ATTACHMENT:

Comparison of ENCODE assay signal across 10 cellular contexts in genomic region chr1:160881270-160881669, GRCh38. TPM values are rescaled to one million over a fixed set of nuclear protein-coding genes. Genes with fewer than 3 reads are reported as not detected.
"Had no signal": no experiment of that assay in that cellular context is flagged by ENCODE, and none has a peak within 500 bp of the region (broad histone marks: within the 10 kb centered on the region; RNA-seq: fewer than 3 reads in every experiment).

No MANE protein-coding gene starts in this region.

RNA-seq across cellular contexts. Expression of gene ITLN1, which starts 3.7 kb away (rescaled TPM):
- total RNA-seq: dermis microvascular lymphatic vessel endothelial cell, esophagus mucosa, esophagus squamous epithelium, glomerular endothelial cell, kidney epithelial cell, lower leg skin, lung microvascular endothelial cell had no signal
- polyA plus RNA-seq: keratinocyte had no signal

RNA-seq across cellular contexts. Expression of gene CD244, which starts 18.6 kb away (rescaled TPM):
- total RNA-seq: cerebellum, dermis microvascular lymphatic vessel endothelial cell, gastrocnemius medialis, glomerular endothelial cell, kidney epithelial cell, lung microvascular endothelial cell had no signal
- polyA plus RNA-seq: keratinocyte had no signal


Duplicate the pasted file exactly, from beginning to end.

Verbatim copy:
Comparison of ENCODE assay signal across 10 cellular contexts in genomic region chr1:160881270-160881669, GRCh38. TPM values are rescaled to one million over a fixed set of nuclear protein-coding genes. Genes with fewer than 3 reads are reported as not detected.
"Had no signal": no experiment of that assay in that cellular context is flagged by ENCODE, and none has a peak within 500 bp of the region (broad histone marks: within the 10 kb centered on the region; RNA-seq: fewer than 3 reads in every experiment).

No MANE protein-coding gene starts in this region.

RNA-seq across cellular contexts. Expression of gene ITLN1, which starts 3.7 kb away (rescaled TPM):
- total RNA-seq: dermis microvascular lymphatic vessel endothelial cell, esophagus mucosa, esophagus squamous epithelium, glomerular endothelial cell, kidney epithelial cell, lower leg skin, lung microvascular endothelial cell had no signal
- polyA plus RNA-seq: keratinocyte had no signal

RNA-seq across cellular contexts. Expression of gene CD244, which starts 18.6 kb away (rescaled TPM):
- total RNA-seq: cerebellum, dermis microvascular lymphatic vessel endothelial cell, gastrocnemius medialis, glomerular endothelial cell, kidney epithelial cell, lung microvascular endothelial cell had no signal
- polyA plus RNA-seq: keratinocyte had no signal